Once you are finished with clipping your horse, you might find that the horse has some type of skin fungus, such as rain rot or crud. Often times you can't see this prior to clipping, when the horse's coat is thicker. To keep this from spreading, these skin problems need to be taken care of. You can spot clean the areas with an anti-fungal shampoo, like EQyss Micro-Tek Shampoo or Espana Silk All Natural Antiseptic Shampoo, followed up with an anti-fungal spray, such as Zephyr's Garden Anti-Fungal Spray, EQyss Micro-Tek Spray, or Espana Silk All Natural Antiseptic Topical Spray. All of the products are all natural and made with the highest quality ingredients. It is best to do a daily treatment to get these skin conditions under control and these products are safe and effective to get the job done.

Read more →

How To Groom A Horse

Toi Wall

A good grooming routine helps to keep your horse healthy and happy. It's also a fun and relaxing way to bond together. There are many grooming tools available for you to get the job done, and some people like to use a few and some people like to use as many as they can. Below is a step-by-step instruction on how to get a good grooming session done easily and effectively. Remember that your horse should be dry when using the various grooming brushes and tools.

1. Curry Comb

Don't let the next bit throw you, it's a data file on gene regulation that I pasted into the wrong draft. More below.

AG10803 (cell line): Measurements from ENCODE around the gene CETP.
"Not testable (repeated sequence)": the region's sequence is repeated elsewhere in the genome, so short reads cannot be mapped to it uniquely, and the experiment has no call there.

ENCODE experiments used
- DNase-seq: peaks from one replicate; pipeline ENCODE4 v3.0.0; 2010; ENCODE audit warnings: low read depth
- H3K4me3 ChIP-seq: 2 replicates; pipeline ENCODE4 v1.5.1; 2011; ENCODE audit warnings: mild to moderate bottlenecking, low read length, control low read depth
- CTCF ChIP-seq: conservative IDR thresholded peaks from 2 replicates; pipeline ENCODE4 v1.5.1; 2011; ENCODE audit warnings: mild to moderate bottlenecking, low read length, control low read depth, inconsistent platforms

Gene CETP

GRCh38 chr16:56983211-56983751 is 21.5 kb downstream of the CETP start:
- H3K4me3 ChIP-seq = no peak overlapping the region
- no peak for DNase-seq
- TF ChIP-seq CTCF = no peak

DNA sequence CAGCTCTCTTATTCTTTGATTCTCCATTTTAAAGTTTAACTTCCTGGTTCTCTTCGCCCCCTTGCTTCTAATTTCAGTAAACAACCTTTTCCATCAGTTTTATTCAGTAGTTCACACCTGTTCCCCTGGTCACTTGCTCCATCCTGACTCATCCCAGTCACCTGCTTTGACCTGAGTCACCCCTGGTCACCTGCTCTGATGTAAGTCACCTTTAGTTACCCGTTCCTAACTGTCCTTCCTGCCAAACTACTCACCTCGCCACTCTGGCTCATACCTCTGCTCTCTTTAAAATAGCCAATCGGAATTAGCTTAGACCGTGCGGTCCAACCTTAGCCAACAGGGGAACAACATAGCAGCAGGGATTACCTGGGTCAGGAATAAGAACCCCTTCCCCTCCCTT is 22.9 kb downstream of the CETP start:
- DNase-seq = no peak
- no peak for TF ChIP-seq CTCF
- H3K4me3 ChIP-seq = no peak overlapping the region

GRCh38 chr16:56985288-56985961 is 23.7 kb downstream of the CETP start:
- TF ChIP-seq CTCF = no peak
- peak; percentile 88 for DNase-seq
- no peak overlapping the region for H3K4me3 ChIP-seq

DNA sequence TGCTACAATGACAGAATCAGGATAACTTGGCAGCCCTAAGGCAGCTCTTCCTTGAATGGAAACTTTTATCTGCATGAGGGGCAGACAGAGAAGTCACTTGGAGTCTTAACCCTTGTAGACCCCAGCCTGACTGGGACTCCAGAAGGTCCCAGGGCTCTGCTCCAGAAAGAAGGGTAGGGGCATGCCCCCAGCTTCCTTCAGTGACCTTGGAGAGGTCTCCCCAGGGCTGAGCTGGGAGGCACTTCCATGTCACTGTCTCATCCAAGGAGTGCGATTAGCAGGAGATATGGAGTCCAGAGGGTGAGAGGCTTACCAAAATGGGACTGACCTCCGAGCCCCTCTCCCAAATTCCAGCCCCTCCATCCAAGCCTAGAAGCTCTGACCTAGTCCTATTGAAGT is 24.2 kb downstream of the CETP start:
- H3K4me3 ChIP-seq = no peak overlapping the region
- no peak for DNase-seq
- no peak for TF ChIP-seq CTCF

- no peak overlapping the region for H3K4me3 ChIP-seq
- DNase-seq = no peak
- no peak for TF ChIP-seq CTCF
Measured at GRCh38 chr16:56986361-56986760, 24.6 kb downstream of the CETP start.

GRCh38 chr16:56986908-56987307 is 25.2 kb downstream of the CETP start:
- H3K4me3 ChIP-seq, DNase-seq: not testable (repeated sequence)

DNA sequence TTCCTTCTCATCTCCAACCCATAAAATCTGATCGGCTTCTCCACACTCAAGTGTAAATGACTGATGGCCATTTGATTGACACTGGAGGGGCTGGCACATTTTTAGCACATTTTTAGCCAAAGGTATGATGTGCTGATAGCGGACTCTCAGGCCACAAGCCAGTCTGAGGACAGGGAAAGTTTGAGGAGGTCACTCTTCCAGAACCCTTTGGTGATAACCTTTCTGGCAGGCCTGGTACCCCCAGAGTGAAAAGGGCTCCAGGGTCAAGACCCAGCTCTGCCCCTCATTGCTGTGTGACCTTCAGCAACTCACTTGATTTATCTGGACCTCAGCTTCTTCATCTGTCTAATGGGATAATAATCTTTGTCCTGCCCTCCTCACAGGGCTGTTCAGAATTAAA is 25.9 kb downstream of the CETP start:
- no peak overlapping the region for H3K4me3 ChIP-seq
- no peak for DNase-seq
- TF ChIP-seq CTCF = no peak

Use a soft, flexible curry comb on your horse by using circular motions to remove and loosen dirt and hair. Be careful on the leg area to not rub too hard or be too vigorous. Make sure to tap the curry on the bottom of your boot or on the fence post to knock out the collected debris on the curry comb. 


2. Mud Brush (if needed)
If your horse is especially muddy, use a stiff bristled mud brush to break up the mud. Make sure the mud is dried, however, because if you don't you will just be smearing it around on your horse.


3. Dandy Flick Brush

Use a dandy brush to flick the dirt and hair that was loosened by the curry comb. This brush is a medium stiff brush. After every 6, or so, strokes with your dandy brush, you should use your curry comb to scrub off the excess dirt and hair. That way you won't be just spreading around on your horse. It also helps to prolong the life of your brushes by keeping it clean.


4. Body Brush

The next step is to use a body brush to get the fine dust. Also, make sure to scrub the body brush with your curry comb every 6 strokes.


5. Dandy Shine Brush

For the final polish and to bring out your horse's shine, use a very soft, dandy shine brush. Use your curry comb to scrub off the excess dirt every 6, or so strokes.


6.  Face Brush

Use an ultra-soft, luxurious face brush on your horse's sensitive face area. Avoid using it too close to the eyes.


7. Mane, Tail & Forelock Brush

Before using a mane, tail & forelock brush, use a detangler to keep the hair moisturized and easier to brush. Don't be rough when brushing out a tail because you could do a lot of damage to it and remove too much of the hair. If your horse has especially thin or brittle tail hair, it is better to just use your fingers to get the tangles out. 


8. Hoof Pick

Use the pick side of this tool to get rocks, mud, and debris out of the bottom of your horse's hoof. Be careful around the frog area and heel are to not poke around too hard. The brush side can be used to scrub off dried mud and get into all of the nooks and crannies on both the top and bottom of the hooves.


For more information on the grooming brushes and tools at Teddy's Tack Trunk, see this page:

Grooming Brushes & Tools

Read more →